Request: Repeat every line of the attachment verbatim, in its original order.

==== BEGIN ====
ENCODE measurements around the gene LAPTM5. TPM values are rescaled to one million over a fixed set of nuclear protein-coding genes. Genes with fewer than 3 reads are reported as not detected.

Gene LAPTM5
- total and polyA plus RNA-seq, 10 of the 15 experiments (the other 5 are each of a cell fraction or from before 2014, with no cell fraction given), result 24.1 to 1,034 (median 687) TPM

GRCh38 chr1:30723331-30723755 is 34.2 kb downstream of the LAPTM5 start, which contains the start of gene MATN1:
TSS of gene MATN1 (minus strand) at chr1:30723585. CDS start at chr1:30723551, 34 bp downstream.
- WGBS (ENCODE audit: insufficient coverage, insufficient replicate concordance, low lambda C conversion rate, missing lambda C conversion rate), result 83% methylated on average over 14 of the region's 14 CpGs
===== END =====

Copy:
ENCODE measurements around the gene LAPTM5. TPM values are rescaled to one million over a fixed set of nuclear protein-coding genes. Genes with fewer than 3 reads are reported as not detected.

Gene LAPTM5
- total and polyA plus RNA-seq, 10 of the 15 experiments (the other 5 are each of a cell fraction or from before 2014, with no cell fraction given), result 24.1 to 1,034 (median 687) TPM

GRCh38 chr1:30723331-30723755 is 34.2 kb downstream of the LAPTM5 start, which contains the start of gene MATN1:
TSS of gene MATN1 (minus strand) at chr1:30723585. CDS start at chr1:30723551, 34 bp downstream.
- WGBS (ENCODE audit: insufficient coverage, insufficient replicate concordance, low lambda C conversion rate, missing lambda C conversion rate), result 83% methylated on average over 14 of the region's 14 CpGs